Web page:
SANFORD ARMS
Too Loud for the Snowman
(Pattern 25 Records)
***

A lifetime ago (or what seems like a lifetime ago), Sanford Arms was a mostly alt-country-influenced four-piece, alternately raving and crooning, replete with the open sob of a well-placed accordion, and one of the city's most wistful-sounding bands. Theirs was a beautiful, throbbing sadness, and the band induced the same kind of ache and longing that Carissa's Wierd would claim a devoted audience with years later. Whatever happened to Sanford Arms? I'd asked myself that question so many times over the years, hoping its members hadn't grown too old or responsible to soldier on with their pretty, blue-colored sound. Too Loud for the Snowman is the answer to that question. Any former twang has been replaced by a mature, fully realized collection of songs that cause the breath to catch in my lungs as single lines stand out, and the strum of a guitar sends a long-lost memory sailing forth from the murky depths of my subconscious. Save for perhaps the first track, Too Loud for the Snowman is a gorgeous album that, like Sanford Arms, gets better with every listen. KATHLEEN WILSON

LAURIE ANDERSON
Life on a String

(Nonesuch Records)
***

"I wanted to tell you so many things/But I lost my voice somewhere along the way," Laurie Anderson talk-sings on "Broken," from her latest album, Life on a String, sounding like herself as much as ever. Wurlitzer and Mellotron create the sonic bed over which she murmurs the songs, half-dreaming. Anderson has been performance art's emissary to pop culture for over two decades now. Beginning with 1980's Big Science, she has been wedding high and low with her mellifluous spoken delivery, electric violin, and minimalist keyboards. It's been five years since her last album, the live, spoken-word The Ugly One with the Jewels, which featured her at her best: stripped down and coolly insinuating. The best parts of Life on a String work on the same principle. "Statue of Liberty" and "Washington Street" carve intimate, luminous songs about loneliness and longing out of spare instrumentation and Anderson's voice. "One Beautiful Evening" returns Anderson to the Garden of Eden of "Langue d'Amour," but the sense of dislocation has only grown stronger over time, sharded with childhood rhymes and disappointments. The least successful tracks try to pile too much into her sound, destroying the fragile, haunted balancing act she achieves so effortlessly elsewhere. NATE LIPPENS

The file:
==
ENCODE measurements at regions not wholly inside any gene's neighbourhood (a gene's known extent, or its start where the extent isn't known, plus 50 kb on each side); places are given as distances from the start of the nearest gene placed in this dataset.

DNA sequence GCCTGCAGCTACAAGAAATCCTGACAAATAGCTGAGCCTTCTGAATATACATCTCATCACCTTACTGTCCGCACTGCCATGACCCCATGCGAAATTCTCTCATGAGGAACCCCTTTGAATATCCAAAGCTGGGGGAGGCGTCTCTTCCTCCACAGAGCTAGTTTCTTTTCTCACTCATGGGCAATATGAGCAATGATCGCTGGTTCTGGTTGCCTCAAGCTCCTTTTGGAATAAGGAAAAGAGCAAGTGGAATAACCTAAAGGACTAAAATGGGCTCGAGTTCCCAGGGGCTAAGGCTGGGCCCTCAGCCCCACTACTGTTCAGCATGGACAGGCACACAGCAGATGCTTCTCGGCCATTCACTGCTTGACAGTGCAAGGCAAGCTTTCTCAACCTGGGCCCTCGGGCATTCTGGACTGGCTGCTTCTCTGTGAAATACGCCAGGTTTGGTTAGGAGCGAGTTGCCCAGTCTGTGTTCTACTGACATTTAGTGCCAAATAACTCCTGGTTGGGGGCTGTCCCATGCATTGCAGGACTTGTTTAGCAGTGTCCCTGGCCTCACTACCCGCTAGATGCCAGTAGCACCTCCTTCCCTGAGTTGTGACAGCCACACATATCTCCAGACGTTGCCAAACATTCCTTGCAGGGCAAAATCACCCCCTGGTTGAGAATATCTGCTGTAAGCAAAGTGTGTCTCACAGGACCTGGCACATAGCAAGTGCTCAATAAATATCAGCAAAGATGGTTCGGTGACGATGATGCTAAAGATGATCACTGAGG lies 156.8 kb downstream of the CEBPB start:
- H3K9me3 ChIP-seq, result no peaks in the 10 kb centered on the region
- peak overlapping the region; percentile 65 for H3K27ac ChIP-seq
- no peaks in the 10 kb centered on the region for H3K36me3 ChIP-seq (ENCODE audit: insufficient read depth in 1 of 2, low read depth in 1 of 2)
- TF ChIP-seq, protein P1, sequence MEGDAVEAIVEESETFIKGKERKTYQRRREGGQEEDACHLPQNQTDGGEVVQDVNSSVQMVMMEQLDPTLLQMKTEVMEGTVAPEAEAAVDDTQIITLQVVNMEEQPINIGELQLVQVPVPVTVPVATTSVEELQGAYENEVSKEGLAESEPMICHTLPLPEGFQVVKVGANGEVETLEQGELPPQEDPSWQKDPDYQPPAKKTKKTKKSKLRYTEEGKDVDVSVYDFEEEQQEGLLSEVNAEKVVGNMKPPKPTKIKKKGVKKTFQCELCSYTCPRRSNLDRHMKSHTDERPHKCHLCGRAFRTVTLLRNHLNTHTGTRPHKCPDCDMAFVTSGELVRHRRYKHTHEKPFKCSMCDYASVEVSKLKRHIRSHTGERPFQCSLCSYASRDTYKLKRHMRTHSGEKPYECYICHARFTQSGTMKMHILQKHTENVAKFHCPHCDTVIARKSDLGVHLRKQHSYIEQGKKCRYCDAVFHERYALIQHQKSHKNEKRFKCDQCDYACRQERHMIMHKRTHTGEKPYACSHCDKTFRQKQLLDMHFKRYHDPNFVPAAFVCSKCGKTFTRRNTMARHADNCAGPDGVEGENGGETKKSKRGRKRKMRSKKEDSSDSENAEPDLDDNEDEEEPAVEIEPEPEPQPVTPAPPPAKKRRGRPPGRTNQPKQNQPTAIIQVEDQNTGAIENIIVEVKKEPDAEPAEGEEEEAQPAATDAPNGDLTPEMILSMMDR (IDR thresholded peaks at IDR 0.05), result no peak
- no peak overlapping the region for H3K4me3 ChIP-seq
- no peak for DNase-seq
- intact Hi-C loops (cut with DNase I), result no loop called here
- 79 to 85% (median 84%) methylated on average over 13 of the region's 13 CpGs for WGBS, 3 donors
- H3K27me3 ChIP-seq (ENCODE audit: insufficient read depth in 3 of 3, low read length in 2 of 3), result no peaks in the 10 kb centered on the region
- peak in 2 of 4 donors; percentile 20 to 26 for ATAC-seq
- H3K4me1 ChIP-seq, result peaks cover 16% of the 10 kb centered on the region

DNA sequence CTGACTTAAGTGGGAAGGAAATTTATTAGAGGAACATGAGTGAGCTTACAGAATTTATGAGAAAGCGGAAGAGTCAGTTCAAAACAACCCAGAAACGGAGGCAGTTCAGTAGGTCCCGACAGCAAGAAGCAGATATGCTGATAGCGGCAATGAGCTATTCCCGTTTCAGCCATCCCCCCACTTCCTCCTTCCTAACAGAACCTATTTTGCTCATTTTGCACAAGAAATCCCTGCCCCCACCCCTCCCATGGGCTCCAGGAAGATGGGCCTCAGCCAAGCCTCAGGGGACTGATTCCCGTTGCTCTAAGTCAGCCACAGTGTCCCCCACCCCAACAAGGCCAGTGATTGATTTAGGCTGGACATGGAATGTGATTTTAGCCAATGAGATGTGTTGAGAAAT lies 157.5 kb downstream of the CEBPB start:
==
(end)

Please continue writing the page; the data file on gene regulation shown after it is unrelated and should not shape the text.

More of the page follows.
WALDECK
The Night Garden

(Dope Noir)
***

While in Vienna two years ago, I asked a man in a CD store to name 10 CDs he thought represented his city. After returning three CDs by Kruder & Dorfmeister--I already owned them--I was left with seven new CDs, one of which was by Waldeck. The CD is called Balance of the Force, and though it isn't great, it certainly has great moments, particularly a space-travel soul-dub song called "Moon." Waldeck's new CD, The Night Garden, is much the same. It's not great, but it has its moments, such as the final track, which is a delightful remix of Chet Baker's "This Isn't Maybe." If you miss the Vienna sound, which has been silent since last year's release of Suzuki by Tosca, The Night Garden will ease the longing for a few days. But sooner or later, Kruder & Dorfmeister must drop something new, or else we will give up on that city whose name sounds like our favorite intoxicant. CHARLES MUDEDE

HEAVENLY
Versus Satan

(K Records)
***

The bright, shimmering guitars and clear alto vocals of the British group Heavenly are the purest form of indie pop. Versus Satan was the band's debut and was released in England and Japan in 1990, but is only now seeing the light of day in the U.S., via K Records. I will confess that the songs on some Heavenly records, while leaving me with an overall pleasant sensation, have all merely merged into a pretty wash of peppy rhythms and bouncy guitar lines. Versus Satan has a plethora of standout tunes: "Wrap My Arms Around Him," "She Says" (added to the album from an out-of-print single), "Lemonhead Boy," and "It's You" are all bright little gems. It's hard to avoid sounding patronizing when talking about Heavenly: words like "adorable," "endearing," and even "cute" come to mind. And they're all true, but only in the best way. BRET FETZER

DEAR JOHN LETTERS
Rewriting the Wrongs

(Roam Records)
***

The hard-working and prolific Robb Benson is back with another incarnation for his deft and delicately written love songs. This project includes local producer Johnny Sangster, Radio Nationals guitarist Richard Davidson, and percussionist Cassady Laton. The foundation for success, however, lies in the collaboration between Benson and poet/lyricist Michelle Price, whose words mesh so intricately with these melodies it's hard to imagine they're not born of the same body. Rewriting the Wrongs moves effortlessly through lush vocal harmonies and sweetly persuasive song structures. Often gentle and wholesome, sometimes acrimonious, Benson's songwriting warmly refers to the Beatles, and incorporates a little alt-country flavor into his unique approach. Aside from a few ballsy Bachelors-style rock tunes, the album's instrumentation thankfully leans toward the sparse and delicate style developed in Benson's recent solo work, leaving room to breathe, and, most importantly, to let his soul-stirring voice shine as brightly as it wants to. "A Dear John Letter" is a heartbreaking internal dialogue over a severed relationship and the turmoil of self-doubt and regret, amplified by a Robert Pollard-esque muffled vocal effect and gentle string accompaniment. There are moments when the production sounds a bit thin, but the songs burst with skill, all minor technical imperfections more than made up for with sincerity, zeal, and wistful charm. CORIANTON HALE

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